It takes into consideration and mix together the basics of their economic status, their
psychology, the society and the social anthropology. It in short tries to recognize the decision of
the buyer either individually or collectively. The general definition of consumer behavior is that
one of the studies a marketer uses to understand a consumer better and forecast on how their
behaviors change when coming to buying decisions. consumer behavior is the sum of learned
values, customs and beliefs that serve to direct the members of a specific society.

According to From the application of psychology, sociology, and demographics, the marketers
can begin to understand why the consumers form attitudes and make decisions to purchase the
product. Consumer behavior is based on the consumer playing three different roles of
buyer, payer and user. Consumer behavior reflects totality on decision of consumers with
respect to the consumption, disposition and acquisition of
services, products, experiences, activities, ideas and people by units of decision
making. Barbara zarniawskas said that how fashion values, such as beautification, desirability
through symbolic interaction, and high variation, are increasingly visible in mobile phone design.

Our findings indicate that fashion values are visible in the design of mobile phones and are
accounted for in design. Fashionalization can thus be seen as emanating from institutions
related to clothing that extend to and become shared with the mobile industry, such as a shared
dependency on trend agencies for color selection and joint events. As such, there is a
categorization of areas, different for each brand, where users are clearly lacking security
mind, possibly due to lack of awareness. Such a categorization can help phone manufacturers
enhance their mobile phones in regards to security, preferably transparently for the user.

The findings suggest a significant relationship between the variables "brand attitude", "corporate
attitude", and "product choice". In addition, no significant relationship was found between
individual decision making processes and product choice. Harvey May as cited by Greg Hearn
stated that the mobile phone’s permeation into ‘everyday life’ through products, knowledge and
cultural processes. The convergence and blurring of industry boundaries increasingly see
entertainment, information and communication technologies and lifestyle products and services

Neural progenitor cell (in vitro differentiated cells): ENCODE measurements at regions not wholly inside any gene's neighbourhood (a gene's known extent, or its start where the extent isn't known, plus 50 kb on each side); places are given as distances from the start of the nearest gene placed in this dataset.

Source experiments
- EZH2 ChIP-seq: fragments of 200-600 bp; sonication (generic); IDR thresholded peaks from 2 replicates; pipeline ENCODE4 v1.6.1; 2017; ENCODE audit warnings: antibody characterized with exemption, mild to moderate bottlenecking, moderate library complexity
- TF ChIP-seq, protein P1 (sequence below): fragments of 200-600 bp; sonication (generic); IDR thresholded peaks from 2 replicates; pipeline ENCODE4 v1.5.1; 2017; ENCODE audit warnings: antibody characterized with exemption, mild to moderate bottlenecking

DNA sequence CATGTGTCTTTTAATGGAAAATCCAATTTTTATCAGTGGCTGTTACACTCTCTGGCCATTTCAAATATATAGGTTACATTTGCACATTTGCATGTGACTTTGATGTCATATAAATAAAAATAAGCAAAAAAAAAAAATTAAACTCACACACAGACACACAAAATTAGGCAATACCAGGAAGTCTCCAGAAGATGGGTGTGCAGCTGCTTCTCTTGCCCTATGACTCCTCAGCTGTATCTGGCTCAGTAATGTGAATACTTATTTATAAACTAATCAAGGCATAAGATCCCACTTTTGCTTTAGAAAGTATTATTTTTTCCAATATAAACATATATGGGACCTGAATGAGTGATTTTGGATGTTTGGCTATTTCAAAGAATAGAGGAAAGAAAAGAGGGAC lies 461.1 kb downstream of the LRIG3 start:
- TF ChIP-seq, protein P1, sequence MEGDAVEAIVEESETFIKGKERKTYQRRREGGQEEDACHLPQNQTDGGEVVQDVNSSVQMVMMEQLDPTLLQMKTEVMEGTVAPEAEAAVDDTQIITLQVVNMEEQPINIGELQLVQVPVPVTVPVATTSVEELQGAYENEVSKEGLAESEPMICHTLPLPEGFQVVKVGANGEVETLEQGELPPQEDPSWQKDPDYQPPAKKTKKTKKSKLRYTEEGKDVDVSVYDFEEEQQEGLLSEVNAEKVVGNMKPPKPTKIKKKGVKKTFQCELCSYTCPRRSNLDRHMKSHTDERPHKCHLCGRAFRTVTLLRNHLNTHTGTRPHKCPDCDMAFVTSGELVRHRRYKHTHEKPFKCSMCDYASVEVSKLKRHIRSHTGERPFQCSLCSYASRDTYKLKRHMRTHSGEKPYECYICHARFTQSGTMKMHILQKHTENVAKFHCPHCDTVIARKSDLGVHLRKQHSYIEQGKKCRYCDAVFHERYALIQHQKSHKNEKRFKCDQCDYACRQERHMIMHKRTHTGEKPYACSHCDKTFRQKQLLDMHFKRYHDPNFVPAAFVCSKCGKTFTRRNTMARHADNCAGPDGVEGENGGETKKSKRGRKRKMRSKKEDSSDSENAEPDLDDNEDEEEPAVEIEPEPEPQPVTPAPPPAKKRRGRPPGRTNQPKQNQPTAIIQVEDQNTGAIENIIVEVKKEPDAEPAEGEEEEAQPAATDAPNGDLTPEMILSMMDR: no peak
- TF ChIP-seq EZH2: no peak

combine.

The possibilities that digital economies provide in shaping our experiences - and how others
experience us - lend support to Featherstone’s comment that the ‘authentication of everyday
life’ has arrived. The resulting consumption is an experience economy, where a broad range of
mobile phone users, with or without technical savvy, expendable income and aesthetic
ambitions, can harvest from the ever-increasing palette of the digital domain. Throughout the
20th century, visions of utopia and dystopia have often run alongside such major developments
in technology, especially those that have the capacity or likelihood to transform and disturb
conceptions of the everyday. Outlining a number of current states of play and future scenarios
for the mobile phone in the everyday, we suggest that mobile phone analytics will shift from the
utopian and dystopian towards analyses by more conventional theoretical and methodological
tools and approaches found in media, cultural and policy studies, as well as in the social
sciences and other disciplines.

Smartphones are an integral part of people’s life. In this article, we will use the terms
"smartphone" and "mobile" interchangeably. What we have in mind whenever we say mobile is
a phone with access to the Internet. They are mobile phones highly advanced in terms of
technology, computing capabilities, and connectivity, with functions similar to those of
computers.

In fact, people prefer their smartphones to computers while surfing online . In 2016, the number
of smartphone users was estimated at reach2.08 billion . The digital divide between less
advanced economies and developed economies was 31 points in 2015 for smartphone
ownership. When asked, smartphone owners described their devices as "helpful “rather than
"annoying," "connecting" rather than "distracting," and representing "freedom “rather than
functioning as a "leash." According to a study done on students, using smartphones during
classes hampers the ability to concentrate and makes academic performance worse